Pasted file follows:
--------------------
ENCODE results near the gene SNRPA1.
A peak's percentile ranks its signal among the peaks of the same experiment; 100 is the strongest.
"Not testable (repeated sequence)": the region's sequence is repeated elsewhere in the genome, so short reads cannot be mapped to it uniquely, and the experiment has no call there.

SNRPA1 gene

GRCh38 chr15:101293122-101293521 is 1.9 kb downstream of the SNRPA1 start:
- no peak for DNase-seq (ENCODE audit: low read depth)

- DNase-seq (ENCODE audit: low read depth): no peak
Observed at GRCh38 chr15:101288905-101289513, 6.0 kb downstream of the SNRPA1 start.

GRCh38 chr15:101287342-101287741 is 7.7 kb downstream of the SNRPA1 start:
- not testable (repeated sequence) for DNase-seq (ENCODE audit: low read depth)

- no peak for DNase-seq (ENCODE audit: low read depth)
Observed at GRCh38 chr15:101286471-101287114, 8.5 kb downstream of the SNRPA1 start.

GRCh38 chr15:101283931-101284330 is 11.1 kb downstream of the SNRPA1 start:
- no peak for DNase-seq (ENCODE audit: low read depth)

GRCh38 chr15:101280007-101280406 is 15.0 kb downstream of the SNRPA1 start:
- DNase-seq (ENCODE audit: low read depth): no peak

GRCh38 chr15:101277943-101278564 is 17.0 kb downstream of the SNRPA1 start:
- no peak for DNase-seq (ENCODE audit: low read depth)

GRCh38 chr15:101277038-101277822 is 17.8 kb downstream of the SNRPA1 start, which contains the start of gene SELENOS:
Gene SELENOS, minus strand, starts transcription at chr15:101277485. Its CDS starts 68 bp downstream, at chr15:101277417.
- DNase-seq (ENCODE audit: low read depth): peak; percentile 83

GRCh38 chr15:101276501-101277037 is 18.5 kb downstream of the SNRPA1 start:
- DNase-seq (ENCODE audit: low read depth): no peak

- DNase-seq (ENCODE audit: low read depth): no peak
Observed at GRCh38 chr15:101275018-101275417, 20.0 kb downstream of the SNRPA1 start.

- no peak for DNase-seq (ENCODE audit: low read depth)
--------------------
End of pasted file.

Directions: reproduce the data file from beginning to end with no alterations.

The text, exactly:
ENCODE results near the gene SNRPA1.
A peak's percentile ranks its signal among the peaks of the same experiment; 100 is the strongest.
"Not testable (repeated sequence)": the region's sequence is repeated elsewhere in the genome, so short reads cannot be mapped to it uniquely, and the experiment has no call there.

SNRPA1 gene

GRCh38 chr15:101293122-101293521 is 1.9 kb downstream of the SNRPA1 start:
- no peak for DNase-seq (ENCODE audit: low read depth)

- DNase-seq (ENCODE audit: low read depth): no peak
Observed at GRCh38 chr15:101288905-101289513, 6.0 kb downstream of the SNRPA1 start.

GRCh38 chr15:101287342-101287741 is 7.7 kb downstream of the SNRPA1 start:
- not testable (repeated sequence) for DNase-seq (ENCODE audit: low read depth)

- no peak for DNase-seq (ENCODE audit: low read depth)
Observed at GRCh38 chr15:101286471-101287114, 8.5 kb downstream of the SNRPA1 start.

GRCh38 chr15:101283931-101284330 is 11.1 kb downstream of the SNRPA1 start:
- no peak for DNase-seq (ENCODE audit: low read depth)

GRCh38 chr15:101280007-101280406 is 15.0 kb downstream of the SNRPA1 start:
- DNase-seq (ENCODE audit: low read depth): no peak

GRCh38 chr15:101277943-101278564 is 17.0 kb downstream of the SNRPA1 start:
- no peak for DNase-seq (ENCODE audit: low read depth)

GRCh38 chr15:101277038-101277822 is 17.8 kb downstream of the SNRPA1 start, which contains the start of gene SELENOS:
Gene SELENOS, minus strand, starts transcription at chr15:101277485. Its CDS starts 68 bp downstream, at chr15:101277417.
- DNase-seq (ENCODE audit: low read depth): peak; percentile 83

GRCh38 chr15:101276501-101277037 is 18.5 kb downstream of the SNRPA1 start:
- DNase-seq (ENCODE audit: low read depth): no peak

- DNase-seq (ENCODE audit: low read depth): no peak
Observed at GRCh38 chr15:101275018-101275417, 20.0 kb downstream of the SNRPA1 start.

- no peak for DNase-seq (ENCODE audit: low read depth)